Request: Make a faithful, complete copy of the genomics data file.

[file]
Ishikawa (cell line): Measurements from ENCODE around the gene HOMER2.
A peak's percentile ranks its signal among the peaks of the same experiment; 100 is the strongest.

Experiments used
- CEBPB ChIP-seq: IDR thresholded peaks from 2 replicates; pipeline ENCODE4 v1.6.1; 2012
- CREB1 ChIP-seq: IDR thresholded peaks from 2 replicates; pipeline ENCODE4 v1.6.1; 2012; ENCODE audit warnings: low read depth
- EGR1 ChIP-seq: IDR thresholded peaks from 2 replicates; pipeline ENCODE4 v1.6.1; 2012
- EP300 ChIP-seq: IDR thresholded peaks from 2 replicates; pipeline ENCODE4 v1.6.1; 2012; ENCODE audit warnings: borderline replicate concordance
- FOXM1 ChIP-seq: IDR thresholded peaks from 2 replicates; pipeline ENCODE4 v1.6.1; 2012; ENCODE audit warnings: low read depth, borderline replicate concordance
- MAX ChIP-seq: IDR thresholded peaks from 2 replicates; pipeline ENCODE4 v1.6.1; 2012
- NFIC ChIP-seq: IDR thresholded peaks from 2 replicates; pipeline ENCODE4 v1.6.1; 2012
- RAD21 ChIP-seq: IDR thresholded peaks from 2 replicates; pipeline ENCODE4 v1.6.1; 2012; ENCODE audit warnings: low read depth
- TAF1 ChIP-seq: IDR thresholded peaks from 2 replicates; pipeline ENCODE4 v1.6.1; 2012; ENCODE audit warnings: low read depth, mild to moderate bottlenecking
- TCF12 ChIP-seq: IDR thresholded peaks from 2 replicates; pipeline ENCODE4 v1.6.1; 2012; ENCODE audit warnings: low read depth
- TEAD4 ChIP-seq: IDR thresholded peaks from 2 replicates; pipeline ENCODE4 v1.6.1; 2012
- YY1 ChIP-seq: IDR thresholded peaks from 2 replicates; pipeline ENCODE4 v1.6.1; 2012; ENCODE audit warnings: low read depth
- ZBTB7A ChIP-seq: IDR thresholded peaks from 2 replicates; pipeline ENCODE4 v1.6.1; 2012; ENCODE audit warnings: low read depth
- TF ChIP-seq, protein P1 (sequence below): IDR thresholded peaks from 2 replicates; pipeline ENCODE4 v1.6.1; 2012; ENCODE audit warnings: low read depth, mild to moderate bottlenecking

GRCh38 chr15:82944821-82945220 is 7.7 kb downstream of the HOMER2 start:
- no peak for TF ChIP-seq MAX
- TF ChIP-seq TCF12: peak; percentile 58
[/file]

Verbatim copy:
Ishikawa (cell line): Measurements from ENCODE around the gene HOMER2.
A peak's percentile ranks its signal among the peaks of the same experiment; 100 is the strongest.

Experiments used
- CEBPB ChIP-seq: IDR thresholded peaks from 2 replicates; pipeline ENCODE4 v1.6.1; 2012
- CREB1 ChIP-seq: IDR thresholded peaks from 2 replicates; pipeline ENCODE4 v1.6.1; 2012; ENCODE audit warnings: low read depth
- EGR1 ChIP-seq: IDR thresholded peaks from 2 replicates; pipeline ENCODE4 v1.6.1; 2012
- EP300 ChIP-seq: IDR thresholded peaks from 2 replicates; pipeline ENCODE4 v1.6.1; 2012; ENCODE audit warnings: borderline replicate concordance
- FOXM1 ChIP-seq: IDR thresholded peaks from 2 replicates; pipeline ENCODE4 v1.6.1; 2012; ENCODE audit warnings: low read depth, borderline replicate concordance
- MAX ChIP-seq: IDR thresholded peaks from 2 replicates; pipeline ENCODE4 v1.6.1; 2012
- NFIC ChIP-seq: IDR thresholded peaks from 2 replicates; pipeline ENCODE4 v1.6.1; 2012
- RAD21 ChIP-seq: IDR thresholded peaks from 2 replicates; pipeline ENCODE4 v1.6.1; 2012; ENCODE audit warnings: low read depth
- TAF1 ChIP-seq: IDR thresholded peaks from 2 replicates; pipeline ENCODE4 v1.6.1; 2012; ENCODE audit warnings: low read depth, mild to moderate bottlenecking
- TCF12 ChIP-seq: IDR thresholded peaks from 2 replicates; pipeline ENCODE4 v1.6.1; 2012; ENCODE audit warnings: low read depth
- TEAD4 ChIP-seq: IDR thresholded peaks from 2 replicates; pipeline ENCODE4 v1.6.1; 2012
- YY1 ChIP-seq: IDR thresholded peaks from 2 replicates; pipeline ENCODE4 v1.6.1; 2012; ENCODE audit warnings: low read depth
- ZBTB7A ChIP-seq: IDR thresholded peaks from 2 replicates; pipeline ENCODE4 v1.6.1; 2012; ENCODE audit warnings: low read depth
- TF ChIP-seq, protein P1 (sequence below): IDR thresholded peaks from 2 replicates; pipeline ENCODE4 v1.6.1; 2012; ENCODE audit warnings: low read depth, mild to moderate bottlenecking

GRCh38 chr15:82944821-82945220 is 7.7 kb downstream of the HOMER2 start:
- no peak for TF ChIP-seq MAX
- TF ChIP-seq TCF12: peak; percentile 58